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Renewing Canada’s IES - Proposed pillar: International scholarships

Published on March 1, 2023

Overview

The International Education Division of Global Affairs Canada (GAC) offers a suite of international scholarship programs, differentiated by names, guidelines and geographic areas. Other branches of GAC also offer scholarship programs that serve different policy objectives and target countries, as do other federal departments, and the Tri-Council Agencies (NSERC, SSHRC, and NRC). This paper will briefly present the GAC programs, particularly the International Education Division suite of scholarships, summarize major challenges they currently face and seek feedback on how GAC could better leverage them to benefit the Canadian international education sector. Ideas include streamlining the suite of scholarships, and the adoption of a common brand for all of GAC’s scholarships (and possibly other federal scholarship programs) in order to better respond to international students’ and Canadian institutions’ needs, to better market them abroad, and to better support Canada’s objective of being recognized as a top study destination internationally.

Summary of GAC’s scholarship programs

Short Exchange Programs (SEPs)

Short Scholarship Programs originated from the 2007 restructuring of GAC’s Commonwealth Scholarship Program, which consisted of traditional 2-4 year full scholarships for Masters or Ph.D. studies in Canada. The new short-term format (SEPs) was intended to reduce the “brain drain” phenomenon and increase the number of scholarships available to develop a “critical mass” of international students for greater results. The SEPs model also offered the necessary flexibility to quickly respond to potential budgetary constraints (as students would only be in the system for up to 6 months vs. up to 4 years) and to more quickly align with the Government’s changing priorities.

For over 15 years now, Short Exchange Programs (SEPs) have enabled Canadian institutions to bring international students, faculty, and administrative staff on short-term exchanges ranging from 2-3 weeks to 5-6 months for study, research, teaching, or professional development. Based on tuition-waivers, the programs allow for significant return on investments by maximizing the number of recipients, their countries of origin, and participating Canadian institutions in any given year. The programs serve the international trade objectives of the Canadian Government by raising Canadian institutions’ international profile, which over the medium and long-term may help attract tuition paying students from abroad, lead to other revenue generating activities with overseas partners, and, finally yet importantly, create reciprocal mobility opportunities for Canadian students.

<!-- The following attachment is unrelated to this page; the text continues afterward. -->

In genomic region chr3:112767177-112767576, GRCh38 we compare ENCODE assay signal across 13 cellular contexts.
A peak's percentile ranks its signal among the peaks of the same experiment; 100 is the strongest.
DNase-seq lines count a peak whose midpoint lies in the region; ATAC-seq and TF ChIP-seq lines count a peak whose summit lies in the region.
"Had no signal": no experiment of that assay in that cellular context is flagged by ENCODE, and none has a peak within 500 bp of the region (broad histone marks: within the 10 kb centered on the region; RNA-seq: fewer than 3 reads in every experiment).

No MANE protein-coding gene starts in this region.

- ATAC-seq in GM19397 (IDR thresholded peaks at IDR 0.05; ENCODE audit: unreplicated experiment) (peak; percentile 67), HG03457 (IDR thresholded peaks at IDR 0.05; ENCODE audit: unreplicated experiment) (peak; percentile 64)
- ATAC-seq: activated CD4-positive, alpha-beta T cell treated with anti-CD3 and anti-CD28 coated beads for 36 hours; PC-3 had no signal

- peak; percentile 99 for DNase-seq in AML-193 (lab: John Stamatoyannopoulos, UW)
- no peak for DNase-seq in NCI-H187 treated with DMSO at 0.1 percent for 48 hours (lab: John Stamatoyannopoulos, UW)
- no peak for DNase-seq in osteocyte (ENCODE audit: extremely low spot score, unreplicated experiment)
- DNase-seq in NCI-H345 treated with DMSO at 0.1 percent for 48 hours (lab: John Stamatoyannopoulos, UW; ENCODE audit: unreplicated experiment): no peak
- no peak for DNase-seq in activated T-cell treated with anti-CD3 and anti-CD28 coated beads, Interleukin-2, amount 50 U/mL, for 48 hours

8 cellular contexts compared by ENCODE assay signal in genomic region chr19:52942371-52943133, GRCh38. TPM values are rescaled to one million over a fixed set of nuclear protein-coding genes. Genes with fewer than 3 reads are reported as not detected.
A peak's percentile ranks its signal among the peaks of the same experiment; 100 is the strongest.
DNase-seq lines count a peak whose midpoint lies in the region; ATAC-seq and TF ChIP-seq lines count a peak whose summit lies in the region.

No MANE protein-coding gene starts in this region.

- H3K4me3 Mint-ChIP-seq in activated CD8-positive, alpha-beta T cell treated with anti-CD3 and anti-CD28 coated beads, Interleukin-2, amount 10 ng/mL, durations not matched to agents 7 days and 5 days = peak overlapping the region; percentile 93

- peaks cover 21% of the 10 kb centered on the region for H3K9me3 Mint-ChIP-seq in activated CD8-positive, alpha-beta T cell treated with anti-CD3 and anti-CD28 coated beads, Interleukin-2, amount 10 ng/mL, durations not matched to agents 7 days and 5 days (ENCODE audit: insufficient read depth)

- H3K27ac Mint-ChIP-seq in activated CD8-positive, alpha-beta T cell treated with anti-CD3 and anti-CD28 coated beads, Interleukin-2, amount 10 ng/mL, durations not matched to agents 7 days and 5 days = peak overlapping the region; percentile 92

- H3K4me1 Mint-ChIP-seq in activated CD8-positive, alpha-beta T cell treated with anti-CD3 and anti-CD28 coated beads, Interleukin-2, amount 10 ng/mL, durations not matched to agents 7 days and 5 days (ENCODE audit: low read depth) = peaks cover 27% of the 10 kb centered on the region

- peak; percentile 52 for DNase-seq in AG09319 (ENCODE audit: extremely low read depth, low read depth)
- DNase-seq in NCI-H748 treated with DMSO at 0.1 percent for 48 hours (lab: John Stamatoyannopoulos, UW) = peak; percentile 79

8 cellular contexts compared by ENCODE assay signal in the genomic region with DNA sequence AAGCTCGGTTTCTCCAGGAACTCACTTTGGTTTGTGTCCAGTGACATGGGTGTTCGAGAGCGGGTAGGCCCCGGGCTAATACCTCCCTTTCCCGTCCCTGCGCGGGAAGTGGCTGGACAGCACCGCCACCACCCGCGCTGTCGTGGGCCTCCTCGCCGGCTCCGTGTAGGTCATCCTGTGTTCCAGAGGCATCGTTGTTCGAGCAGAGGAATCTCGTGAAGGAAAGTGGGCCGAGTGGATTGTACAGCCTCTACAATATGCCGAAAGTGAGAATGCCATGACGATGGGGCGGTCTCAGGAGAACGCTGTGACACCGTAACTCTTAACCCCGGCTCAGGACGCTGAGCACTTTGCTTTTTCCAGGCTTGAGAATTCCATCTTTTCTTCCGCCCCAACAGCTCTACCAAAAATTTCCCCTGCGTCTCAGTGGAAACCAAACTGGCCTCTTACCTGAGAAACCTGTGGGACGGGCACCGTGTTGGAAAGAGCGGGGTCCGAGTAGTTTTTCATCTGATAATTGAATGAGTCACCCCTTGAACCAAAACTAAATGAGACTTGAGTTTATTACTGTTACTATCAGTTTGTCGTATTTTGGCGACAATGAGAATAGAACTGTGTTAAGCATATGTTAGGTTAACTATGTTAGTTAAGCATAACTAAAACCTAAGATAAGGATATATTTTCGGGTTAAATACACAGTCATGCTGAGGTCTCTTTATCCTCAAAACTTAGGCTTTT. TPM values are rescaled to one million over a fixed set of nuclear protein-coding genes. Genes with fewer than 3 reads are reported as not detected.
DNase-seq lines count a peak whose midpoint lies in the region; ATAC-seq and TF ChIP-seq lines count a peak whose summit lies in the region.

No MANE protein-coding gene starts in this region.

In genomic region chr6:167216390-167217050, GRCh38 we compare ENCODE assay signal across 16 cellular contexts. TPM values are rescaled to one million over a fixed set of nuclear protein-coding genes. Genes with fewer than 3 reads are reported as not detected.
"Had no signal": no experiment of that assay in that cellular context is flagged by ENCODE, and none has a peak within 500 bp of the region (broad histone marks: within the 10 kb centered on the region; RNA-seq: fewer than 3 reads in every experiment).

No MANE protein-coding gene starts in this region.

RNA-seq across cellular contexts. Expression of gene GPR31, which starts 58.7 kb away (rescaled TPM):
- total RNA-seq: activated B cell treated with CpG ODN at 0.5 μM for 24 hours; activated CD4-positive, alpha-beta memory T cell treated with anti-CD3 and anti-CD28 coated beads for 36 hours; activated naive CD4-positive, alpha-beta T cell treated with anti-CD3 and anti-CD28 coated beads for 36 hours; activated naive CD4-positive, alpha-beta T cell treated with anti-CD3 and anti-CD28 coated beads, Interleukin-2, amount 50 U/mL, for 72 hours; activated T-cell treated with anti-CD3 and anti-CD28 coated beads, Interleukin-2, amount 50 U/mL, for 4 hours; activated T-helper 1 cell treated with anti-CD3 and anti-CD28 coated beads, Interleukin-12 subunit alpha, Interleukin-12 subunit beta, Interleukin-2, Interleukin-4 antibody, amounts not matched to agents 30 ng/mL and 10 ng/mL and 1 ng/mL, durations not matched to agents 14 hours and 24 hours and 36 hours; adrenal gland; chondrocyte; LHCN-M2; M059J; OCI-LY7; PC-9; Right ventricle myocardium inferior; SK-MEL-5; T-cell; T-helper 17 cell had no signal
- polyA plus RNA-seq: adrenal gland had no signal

At present, the International Education Division offers two flagship SEPs focused on two geographic zones:

Latin America and the Caribbean (approx. 530 scholarships/year)

Emerging Leaders in the Americas Program (ELAP) for (students only): established as part of the 2009 Americas Strategy, it caters to Mexico and 38 countries and territories in Central and South America and the Caribbean. The program has fenced funding ($4.7 million/year) and no sunset date.

Rest of the world (approx. 130 scholarships/year)

Study in Canada Scholarships (SICS) for (students only): established in 2019 as part of the second International Education Strategy, $1million/year over 5 years, is a Short Exchange Program with a list of 20 eligible countries from Europe, Asia, Africa, and the Middle East. These countries were selected following consultation with multilateral and geographic divisions, diplomatic posts and other key stakeholders, as well as a deep data analysis, to support the Department’s trade diversification efforts and broader foreign policy priorities. The funding for this program ends in March 2024. A key question for the new IES will be regarding the renewal of this program in order for these scholarships to continue, as well as the amount of funding to seek, and eligible countries.

In addition, three additional initiatives complement the two flagship programs:

Latin America and the Caribbean (approx. 80 recipients)

  • Faculty Mobility for Partnership Building—outbound program for Canadian faculty for 2-3 week stays in ELAP-eligible countries
    • Approx. 50 scholarships/year
  • CARICOM Faculty Leadership Program—inbound program faculty and international liaison officers from the CARICOM member and associate member states
    • Approx. 15 scholarships/year